Hansen urges County to take action in Walker
According to Supervisor Tim Hansen, the bears have taken over the dump in Walker.
“The dump is only open two days a week and when the bear is there, they close it,” Hansen described last week. He had to leave a bag of trash in the back of his truck recently because he had nowhere to take it. Then, he said, a bear was attracted to his truck.
The stories of just how aggressive the bear, or bears [no one knows if it’s one repeat offender or several], is acting haven’t been confirmed, but Hansen was told that one woman had a bag of trash ripped out of her hand by a bear.
Mono County Solid Waste Manager Tony Dublino explained that bears at the landfill have been a nuisance for years.
“The bears are able to get into the compactor, itself,” Dublino told the Board of Supervisors during its meeting last week. “It’s an attractive nuisance because they are able to pull the trash out.”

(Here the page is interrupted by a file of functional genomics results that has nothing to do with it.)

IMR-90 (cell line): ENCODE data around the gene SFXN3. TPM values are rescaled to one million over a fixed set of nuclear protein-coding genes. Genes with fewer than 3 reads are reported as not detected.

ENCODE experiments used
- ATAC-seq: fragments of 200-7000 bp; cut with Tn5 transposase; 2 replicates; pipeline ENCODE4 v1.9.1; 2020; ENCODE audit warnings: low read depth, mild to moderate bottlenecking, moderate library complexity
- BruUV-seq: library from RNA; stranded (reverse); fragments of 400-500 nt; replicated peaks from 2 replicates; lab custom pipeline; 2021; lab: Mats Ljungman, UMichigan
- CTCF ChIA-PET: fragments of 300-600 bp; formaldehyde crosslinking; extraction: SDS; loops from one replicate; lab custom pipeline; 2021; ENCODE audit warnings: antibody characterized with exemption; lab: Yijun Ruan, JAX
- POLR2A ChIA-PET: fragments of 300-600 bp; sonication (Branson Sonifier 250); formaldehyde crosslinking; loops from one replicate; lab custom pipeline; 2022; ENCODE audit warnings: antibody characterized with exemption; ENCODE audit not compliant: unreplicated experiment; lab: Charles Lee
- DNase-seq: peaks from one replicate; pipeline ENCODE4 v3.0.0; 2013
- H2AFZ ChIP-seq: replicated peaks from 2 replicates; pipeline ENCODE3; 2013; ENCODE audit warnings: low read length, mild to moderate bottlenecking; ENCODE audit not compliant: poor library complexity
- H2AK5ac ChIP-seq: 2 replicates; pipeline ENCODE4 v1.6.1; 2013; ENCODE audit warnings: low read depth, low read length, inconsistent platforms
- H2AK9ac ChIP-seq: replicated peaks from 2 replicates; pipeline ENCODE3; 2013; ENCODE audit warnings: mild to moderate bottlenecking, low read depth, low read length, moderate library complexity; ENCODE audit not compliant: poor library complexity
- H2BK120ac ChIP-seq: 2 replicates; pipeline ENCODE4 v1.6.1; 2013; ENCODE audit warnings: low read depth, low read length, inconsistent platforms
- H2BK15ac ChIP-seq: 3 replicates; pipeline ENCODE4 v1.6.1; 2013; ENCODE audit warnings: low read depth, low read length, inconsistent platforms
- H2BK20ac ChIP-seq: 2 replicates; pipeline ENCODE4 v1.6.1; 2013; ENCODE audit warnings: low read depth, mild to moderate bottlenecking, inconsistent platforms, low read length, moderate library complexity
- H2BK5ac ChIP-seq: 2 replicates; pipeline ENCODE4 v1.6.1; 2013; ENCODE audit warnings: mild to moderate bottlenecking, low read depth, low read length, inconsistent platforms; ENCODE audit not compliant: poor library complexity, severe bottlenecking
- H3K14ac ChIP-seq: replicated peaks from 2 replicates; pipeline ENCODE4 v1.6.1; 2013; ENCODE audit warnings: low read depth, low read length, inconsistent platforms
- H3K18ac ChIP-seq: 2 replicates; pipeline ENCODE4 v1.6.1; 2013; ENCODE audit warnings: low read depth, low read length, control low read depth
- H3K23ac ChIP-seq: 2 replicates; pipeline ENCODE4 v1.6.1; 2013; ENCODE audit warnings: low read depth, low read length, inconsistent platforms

Dublino said he has been working with State Department of Fish and Game’s Tim Taylor to keep bears out of the compactor with a welded enclosure.
Phase two, if blocking the compactor does not work, would be to place a fence around the compactor. Phase 3 would be an electric fence around the entire perimeter. Of course, as Dublino pointed out, these things cost money.
“There are conflicting stories regarding what is actually happening,” Dublino continued. “I believe DFG can’t issue a permit without the bear touching someone. With no one to substantiate the stories, it’s difficult to justify depredation.”
The Board requested that Dublino contact Mammoth’s Wildlife Specialist Steve Searles. Supervisor Hap Hazard also stated that he was not okay waiting until the bear touches someone before taking action.
“If the bear is aggressive, it needs to be dealt with,” Hazard said.
Dublino said he would contact DFG to get a definitive answer regarding what it takes to issue a depredation permit.
“At least identify the bear to see if it’s a repeat offender,” Hazard said.